The season of giving thanks may have been last month, but you may have left out a few people that were either Missouri-born or Show-Me State adopted. You may not have known their names, but chances are you know – and have used – their inventions.
First are the foodies:
Charles Leiper Grigg – Missouri born and bred inventor of Bib-Label Lithiated Lemon-Lime Soda (later name 7 Up)
Chris L. Rutt – editor of the St. Joseph Gazette was the co-creator of the Aunt Jemima Pancake Mix in 1889, the first ready-made food sold commercially
John Hoffman – owner of the St. Louis bakery where a new baker invented gooey butter cake in the 1930s when he accidentally reversed the proportions of butter and flour
Whichever chef accidentally dropped ravioli into hot oil for the first time (several claim the honor), creating toasted ravioli
Ernest Hamwi – Syrian concessionaire whose efforts to help out the ice cream seller next to him at the 1904 St. Louis World’s Fair who had run out of dishes, introduced the ice cream cone to the world.
But when it comes to inventions, Missouri’s honors don’t stop at our stomachs. Some of the brightest stars in the world of invention have called the Show-Me State home:
Jack Kilby – Jefferson City-born electrical engineer who invented the first integrated circuit (and received the 2000 Nobel Prize in Physics for it) and was a pioneer in microchip technology.
George Washington Carver – Diamond-born botanist who discovered 300 uses for peanuts and sweet potatoes, and developed techniques to improve soils depleted by growing cotton. He also designed a mobile classroom to take education out to farmers and was a leader in promoting environmentalism.
James Fergason – Carroll County-born inventor who did groundbreaking work with liquid crystals and formed the first industrial research group into its practical uses. Among other inventions stemming from that research, he holds a patent on the mood ring.
Susan Elizabeth Blow – St. Louis-born founder of the first public kindergarten in Des Peres in 1873, which she ran for 11 years with no pay.
Dr. John S. Sappington – a physician who moved to Arrow Rock in 1819 (on the advice of close friend Thomas Hart Benton), Sappington developed an anti-malaria pill and is regarded as the first physician to successfully and effectively use quinine to treat malaria.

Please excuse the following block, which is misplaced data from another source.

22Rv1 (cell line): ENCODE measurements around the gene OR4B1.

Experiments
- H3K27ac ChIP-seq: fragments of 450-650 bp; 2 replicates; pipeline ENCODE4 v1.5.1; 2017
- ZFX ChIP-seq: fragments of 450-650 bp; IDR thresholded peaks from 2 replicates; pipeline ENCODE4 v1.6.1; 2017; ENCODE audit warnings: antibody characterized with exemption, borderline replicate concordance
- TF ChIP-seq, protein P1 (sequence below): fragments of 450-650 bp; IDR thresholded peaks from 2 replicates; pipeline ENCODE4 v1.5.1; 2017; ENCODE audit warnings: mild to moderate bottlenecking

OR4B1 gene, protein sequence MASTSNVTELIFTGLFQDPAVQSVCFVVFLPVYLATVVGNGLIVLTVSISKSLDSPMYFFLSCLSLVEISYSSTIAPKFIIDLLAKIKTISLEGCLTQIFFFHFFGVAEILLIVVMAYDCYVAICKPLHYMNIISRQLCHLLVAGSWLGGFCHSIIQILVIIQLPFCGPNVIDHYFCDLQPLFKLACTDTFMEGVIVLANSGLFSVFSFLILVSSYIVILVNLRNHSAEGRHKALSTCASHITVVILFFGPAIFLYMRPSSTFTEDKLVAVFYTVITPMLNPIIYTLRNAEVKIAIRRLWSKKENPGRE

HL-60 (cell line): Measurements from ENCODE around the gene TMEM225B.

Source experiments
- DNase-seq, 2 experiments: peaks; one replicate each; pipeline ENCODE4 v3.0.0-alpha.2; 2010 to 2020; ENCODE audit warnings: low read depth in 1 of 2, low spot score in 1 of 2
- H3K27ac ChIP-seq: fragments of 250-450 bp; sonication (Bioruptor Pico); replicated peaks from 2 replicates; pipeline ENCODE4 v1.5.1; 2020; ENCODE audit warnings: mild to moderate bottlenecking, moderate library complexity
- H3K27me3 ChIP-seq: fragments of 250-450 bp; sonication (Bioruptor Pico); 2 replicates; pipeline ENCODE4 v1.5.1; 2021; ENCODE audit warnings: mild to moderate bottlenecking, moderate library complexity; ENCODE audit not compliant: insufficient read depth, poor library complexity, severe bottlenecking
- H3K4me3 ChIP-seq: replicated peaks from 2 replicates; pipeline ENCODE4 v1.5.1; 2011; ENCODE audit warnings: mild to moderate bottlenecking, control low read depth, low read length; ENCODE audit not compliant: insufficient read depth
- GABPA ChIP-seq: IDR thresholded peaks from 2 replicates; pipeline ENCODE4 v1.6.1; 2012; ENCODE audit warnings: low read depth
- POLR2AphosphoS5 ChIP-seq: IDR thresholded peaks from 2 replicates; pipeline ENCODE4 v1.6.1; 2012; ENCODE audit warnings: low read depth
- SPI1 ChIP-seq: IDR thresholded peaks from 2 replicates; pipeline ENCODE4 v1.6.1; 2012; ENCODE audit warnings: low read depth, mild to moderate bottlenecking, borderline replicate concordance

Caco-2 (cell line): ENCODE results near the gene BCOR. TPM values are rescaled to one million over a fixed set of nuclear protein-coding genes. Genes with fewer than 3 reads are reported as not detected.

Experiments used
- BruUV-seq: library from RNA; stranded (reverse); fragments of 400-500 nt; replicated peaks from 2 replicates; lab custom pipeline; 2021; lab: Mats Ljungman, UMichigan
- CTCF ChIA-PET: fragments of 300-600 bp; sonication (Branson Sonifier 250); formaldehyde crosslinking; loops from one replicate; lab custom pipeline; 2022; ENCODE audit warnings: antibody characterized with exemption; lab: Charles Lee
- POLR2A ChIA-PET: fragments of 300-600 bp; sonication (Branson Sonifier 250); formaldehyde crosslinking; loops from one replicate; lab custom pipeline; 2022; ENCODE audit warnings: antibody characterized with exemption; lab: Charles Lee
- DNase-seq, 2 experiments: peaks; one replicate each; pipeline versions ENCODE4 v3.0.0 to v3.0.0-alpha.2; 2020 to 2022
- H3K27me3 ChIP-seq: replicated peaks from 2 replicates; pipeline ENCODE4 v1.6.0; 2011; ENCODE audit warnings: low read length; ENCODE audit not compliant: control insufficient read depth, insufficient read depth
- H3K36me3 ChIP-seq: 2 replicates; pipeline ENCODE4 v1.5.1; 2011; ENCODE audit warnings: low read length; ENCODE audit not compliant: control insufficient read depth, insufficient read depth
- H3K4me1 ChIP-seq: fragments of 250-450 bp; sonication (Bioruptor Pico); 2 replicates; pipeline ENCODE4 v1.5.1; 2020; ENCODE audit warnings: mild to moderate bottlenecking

Joseph Pulitzer – Hungary-born St. Louis resident (1865-1883) who purchased the St. Louis Post Dispatch in 1879. His family remained involved with the paper until 1995. Credited as the father of proper journalistic style and as the creator of the Pulitzer Prize.
William Lear – Hannibal-born designer of the Lear jet and inventor of the 8-track tape. (For you younger folk, this was a very cool portable music format in its day.)
Bob Chandler – St. Louis area-born builder of “Bigfoot,” in 1975, regarded as the original monster truck. The former construction worker’s modifications resulted in an innovation in automotive technology: the 4x4x4 (four wheels, four-wheel-drive and four-wheel steering).
Edwin Hubble – Marshfield-born astronomer regarded as one of the most important astronomers of all time and the “discoverer” of the cosmos (as first to discover a universe outside our own Milky Way). A replica of the space telescope named in his honor is on display in his hometown.
Andrew Taylor Still – physician who moved to Kirksville in 1875, and opened the world’s first osteopathic medical school there in 1892. He is considered the founder of osteopathic medicine – and one of the first physicians to promote the idea of preventive medicine and treating the disease and not just the symptoms.